Mr Sam Lee of Birmingham Medical School alerted me to this piece of interesting news from Hong Kong. The news related a clown fish being operated on by a vet in Ocean Park. I think the news tied in nicely with my previous post and showed that it is not just human beings but fish that the place you live determines if you get proper health care.
The clow fish which was 4cm in length lived in Hong Kong Ocean Park and recently developed a large tumour in the right eye (in human term it is like having tumour the size of an orange growing inside a pserson's orbit). The tumour caused the fish to lose its balance and problem swimming. The in-house vet decided to carry out a biopsy to determine the nature of the tumour. The fish was first anaesthetized in a small tank containing anaesthetic solution before being taken out of the water. A small tube connected to the fish tank with constant water infusion was used to intubate the fish. The orbital region of the fish was explored and tissues were removed for histology. Postoperatively, the fish was given an injection of anaesthesia to control postoperative pain. According to the vet, if the result showed benign growth the tumour will be excised but if the tumour showed cancerous growth euthanasia would be carried out.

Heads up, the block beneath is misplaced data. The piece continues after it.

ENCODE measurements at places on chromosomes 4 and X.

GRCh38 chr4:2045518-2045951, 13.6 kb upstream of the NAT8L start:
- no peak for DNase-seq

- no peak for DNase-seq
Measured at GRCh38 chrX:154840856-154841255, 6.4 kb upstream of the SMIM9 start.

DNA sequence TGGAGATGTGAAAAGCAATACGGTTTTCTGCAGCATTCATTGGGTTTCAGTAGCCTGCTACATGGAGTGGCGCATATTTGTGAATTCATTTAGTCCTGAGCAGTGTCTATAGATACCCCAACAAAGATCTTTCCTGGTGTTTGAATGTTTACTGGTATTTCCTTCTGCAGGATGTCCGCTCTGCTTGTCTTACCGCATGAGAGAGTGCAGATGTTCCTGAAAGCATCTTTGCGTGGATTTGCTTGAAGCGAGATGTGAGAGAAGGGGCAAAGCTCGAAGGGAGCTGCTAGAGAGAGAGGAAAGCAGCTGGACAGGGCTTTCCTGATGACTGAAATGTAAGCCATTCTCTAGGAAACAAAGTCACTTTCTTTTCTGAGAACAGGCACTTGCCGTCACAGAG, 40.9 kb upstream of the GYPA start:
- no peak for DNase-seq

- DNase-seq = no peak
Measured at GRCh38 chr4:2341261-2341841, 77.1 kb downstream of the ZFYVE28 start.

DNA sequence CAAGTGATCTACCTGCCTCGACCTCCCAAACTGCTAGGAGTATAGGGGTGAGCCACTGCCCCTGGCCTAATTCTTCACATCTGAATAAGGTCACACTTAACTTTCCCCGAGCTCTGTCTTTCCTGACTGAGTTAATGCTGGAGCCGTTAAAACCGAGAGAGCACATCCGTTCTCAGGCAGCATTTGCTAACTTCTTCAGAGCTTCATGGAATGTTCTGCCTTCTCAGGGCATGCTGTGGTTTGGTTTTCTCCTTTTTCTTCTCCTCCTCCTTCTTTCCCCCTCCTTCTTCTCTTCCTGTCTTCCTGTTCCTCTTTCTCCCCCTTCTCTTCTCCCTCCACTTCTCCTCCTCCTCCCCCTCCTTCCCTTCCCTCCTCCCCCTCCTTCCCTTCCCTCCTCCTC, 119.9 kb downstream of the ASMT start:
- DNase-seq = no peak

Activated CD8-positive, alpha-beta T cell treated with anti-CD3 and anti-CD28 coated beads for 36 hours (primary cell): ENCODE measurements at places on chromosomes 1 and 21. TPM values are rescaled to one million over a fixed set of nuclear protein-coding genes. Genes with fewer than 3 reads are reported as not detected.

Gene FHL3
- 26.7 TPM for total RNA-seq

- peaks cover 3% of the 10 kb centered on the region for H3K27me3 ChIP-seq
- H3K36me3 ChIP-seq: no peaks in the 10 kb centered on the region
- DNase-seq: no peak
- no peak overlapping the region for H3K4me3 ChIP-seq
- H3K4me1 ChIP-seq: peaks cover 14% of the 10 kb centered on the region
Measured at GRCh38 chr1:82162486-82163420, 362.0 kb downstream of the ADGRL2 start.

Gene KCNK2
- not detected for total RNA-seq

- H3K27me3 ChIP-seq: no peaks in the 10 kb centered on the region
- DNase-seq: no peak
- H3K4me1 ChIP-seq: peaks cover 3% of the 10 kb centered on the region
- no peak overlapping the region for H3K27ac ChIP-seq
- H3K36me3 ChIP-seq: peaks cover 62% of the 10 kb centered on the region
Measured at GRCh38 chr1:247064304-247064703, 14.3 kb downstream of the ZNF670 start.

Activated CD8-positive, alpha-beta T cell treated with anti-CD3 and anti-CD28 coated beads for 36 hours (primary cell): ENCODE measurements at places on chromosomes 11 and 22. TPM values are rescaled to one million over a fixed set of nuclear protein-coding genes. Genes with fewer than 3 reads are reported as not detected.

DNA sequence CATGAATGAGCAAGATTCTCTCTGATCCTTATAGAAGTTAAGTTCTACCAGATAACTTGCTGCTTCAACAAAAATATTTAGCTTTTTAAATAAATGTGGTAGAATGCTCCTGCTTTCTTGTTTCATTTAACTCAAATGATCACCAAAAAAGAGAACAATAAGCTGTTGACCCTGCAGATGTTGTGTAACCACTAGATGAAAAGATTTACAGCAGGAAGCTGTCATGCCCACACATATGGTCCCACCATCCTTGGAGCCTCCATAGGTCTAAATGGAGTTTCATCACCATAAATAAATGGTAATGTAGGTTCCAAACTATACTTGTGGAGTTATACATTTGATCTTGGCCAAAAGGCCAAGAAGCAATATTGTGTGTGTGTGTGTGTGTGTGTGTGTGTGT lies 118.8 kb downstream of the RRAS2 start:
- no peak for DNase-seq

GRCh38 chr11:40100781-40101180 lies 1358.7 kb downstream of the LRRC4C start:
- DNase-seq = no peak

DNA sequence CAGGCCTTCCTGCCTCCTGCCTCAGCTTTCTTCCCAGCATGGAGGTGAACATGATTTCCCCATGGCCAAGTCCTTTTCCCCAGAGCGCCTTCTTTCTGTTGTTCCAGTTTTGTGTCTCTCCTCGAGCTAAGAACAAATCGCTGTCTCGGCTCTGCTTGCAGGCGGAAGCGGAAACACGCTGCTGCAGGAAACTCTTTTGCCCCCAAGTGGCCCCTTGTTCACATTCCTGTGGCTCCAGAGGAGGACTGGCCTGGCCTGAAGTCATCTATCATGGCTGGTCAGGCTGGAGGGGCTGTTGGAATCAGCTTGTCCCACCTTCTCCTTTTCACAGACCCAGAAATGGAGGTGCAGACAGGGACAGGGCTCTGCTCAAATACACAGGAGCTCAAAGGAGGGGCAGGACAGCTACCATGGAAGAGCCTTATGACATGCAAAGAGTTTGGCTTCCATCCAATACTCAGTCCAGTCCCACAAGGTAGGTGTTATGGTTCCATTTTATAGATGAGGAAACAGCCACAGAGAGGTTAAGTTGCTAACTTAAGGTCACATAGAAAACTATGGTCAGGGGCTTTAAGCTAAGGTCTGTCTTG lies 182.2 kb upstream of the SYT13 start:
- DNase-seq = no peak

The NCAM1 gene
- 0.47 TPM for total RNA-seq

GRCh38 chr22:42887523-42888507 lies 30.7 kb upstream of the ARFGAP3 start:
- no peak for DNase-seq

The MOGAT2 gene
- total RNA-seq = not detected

The blue arrows show the tumour of the right eye.
Once anaesthetized, the fish was intubated using
a fine tube connected to the fish tank.
A cutting diathermy was used to explore the right eye.
Anaesthesia was injected into the fish to reduce